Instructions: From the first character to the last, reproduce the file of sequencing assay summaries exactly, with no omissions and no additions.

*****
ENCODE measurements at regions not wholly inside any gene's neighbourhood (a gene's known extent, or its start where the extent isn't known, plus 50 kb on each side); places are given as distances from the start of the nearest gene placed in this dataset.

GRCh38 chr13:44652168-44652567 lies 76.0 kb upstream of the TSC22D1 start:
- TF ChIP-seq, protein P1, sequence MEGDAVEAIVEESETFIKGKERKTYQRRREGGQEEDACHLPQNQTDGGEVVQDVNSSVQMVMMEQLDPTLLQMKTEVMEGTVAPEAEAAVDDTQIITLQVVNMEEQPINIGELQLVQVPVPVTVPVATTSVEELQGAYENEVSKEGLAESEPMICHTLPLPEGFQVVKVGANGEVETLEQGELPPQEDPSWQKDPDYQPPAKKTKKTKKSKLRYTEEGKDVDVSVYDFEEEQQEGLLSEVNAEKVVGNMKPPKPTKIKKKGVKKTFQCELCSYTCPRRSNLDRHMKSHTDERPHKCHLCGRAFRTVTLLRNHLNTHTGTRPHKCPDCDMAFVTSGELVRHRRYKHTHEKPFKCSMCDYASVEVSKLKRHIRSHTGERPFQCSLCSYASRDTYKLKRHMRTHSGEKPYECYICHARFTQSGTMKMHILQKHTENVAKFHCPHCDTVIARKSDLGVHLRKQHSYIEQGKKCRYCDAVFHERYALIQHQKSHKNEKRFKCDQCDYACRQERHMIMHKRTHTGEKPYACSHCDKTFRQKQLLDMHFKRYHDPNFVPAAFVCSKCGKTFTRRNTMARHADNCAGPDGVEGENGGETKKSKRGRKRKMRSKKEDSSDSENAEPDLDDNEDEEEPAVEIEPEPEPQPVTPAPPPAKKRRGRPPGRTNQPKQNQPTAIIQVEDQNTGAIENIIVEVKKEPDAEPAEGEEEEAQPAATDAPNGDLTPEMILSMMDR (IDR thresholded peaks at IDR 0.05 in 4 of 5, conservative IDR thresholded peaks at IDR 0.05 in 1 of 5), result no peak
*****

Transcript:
ENCODE measurements at regions not wholly inside any gene's neighbourhood (a gene's known extent, or its start where the extent isn't known, plus 50 kb on each side); places are given as distances from the start of the nearest gene placed in this dataset.

GRCh38 chr13:44652168-44652567 lies 76.0 kb upstream of the TSC22D1 start:
- TF ChIP-seq, protein P1, sequence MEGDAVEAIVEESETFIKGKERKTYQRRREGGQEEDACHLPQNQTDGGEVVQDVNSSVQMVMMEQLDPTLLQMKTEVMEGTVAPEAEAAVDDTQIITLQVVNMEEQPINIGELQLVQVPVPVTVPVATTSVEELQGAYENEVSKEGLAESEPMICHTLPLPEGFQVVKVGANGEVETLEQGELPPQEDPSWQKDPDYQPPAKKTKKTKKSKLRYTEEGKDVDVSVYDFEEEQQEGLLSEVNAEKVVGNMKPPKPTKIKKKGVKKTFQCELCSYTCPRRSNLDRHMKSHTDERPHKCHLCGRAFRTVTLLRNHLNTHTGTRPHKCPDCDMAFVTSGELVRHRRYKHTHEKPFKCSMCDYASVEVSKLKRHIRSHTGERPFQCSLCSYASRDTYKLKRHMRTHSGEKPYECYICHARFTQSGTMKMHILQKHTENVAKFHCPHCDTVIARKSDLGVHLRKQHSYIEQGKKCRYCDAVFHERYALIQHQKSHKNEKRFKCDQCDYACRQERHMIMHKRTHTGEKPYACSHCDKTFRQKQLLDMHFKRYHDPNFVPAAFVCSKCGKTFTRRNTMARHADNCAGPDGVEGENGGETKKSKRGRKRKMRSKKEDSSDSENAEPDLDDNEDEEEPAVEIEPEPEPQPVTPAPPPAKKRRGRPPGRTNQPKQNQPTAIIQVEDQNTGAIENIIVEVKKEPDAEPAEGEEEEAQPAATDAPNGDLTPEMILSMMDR (IDR thresholded peaks at IDR 0.05 in 4 of 5, conservative IDR thresholded peaks at IDR 0.05 in 1 of 5), result no peak